Britain's oldest newspaper press to be restored

Pamela Mardle
Friday, April 27, 2012

Britain's oldest reel-fed newspaper printing press is to be restored to full working condition, 105 years after it was first built.

The Cossar printing press is believed to be the last of inventor Tom Cossar’s first editions in existence.

The flatbed press was donated to National Museums Scotland (NMS) by David Philips Printers, where it was originally built in 1907 and has survived four generations of the family-run business.

The 10-tonne press had to be dismantled and removed in parts in order to extricate it from the Crieff-based print facility through a standard-sized door frame.

NMS has put forward funding to move the machine into storage in Clydeside while money is raised by the Scottish Printing Archival Trust (SPRAT) to reassemble it for display in Edinburgh.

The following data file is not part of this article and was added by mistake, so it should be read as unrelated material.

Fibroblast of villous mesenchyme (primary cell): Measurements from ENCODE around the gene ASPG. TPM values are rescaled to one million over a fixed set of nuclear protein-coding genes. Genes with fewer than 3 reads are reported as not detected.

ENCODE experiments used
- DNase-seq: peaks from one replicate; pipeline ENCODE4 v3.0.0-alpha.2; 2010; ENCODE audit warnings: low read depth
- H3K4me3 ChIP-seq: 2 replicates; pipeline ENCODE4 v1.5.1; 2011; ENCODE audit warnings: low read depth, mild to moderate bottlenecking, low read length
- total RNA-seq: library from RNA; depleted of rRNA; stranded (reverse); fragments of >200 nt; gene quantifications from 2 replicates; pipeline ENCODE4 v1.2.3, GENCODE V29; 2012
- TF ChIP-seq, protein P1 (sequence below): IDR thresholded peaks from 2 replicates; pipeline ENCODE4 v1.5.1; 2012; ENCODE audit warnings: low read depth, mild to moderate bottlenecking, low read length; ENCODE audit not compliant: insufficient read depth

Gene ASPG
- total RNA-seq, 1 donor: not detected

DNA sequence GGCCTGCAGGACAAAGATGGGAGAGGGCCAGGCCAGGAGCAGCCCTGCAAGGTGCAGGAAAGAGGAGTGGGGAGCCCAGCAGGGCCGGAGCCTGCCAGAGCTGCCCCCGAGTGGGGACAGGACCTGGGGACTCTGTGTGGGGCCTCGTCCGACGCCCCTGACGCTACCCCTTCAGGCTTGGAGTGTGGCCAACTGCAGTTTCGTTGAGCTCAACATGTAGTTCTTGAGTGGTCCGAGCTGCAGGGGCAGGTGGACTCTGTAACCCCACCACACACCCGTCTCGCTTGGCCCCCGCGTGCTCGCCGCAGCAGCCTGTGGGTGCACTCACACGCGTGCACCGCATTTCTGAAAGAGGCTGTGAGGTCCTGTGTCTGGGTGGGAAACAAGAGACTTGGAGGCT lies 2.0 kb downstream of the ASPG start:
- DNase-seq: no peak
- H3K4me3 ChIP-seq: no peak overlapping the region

SPRAT honourary secretary Helen Williams said: "We would love to have it in a state where it can produce newspapers again, but unfortunately that depends on factors which could be out of our hands."

The Cossar press printed the Strathearn Herald from 1907 until production was converted from hot-metal letterpress to web-offset lithography in 1991.

Williams added: "It was a revolutionary technology in its day. It has to be rebuilt with certain refurbishments – although not too many, considering it was built over a century ago."

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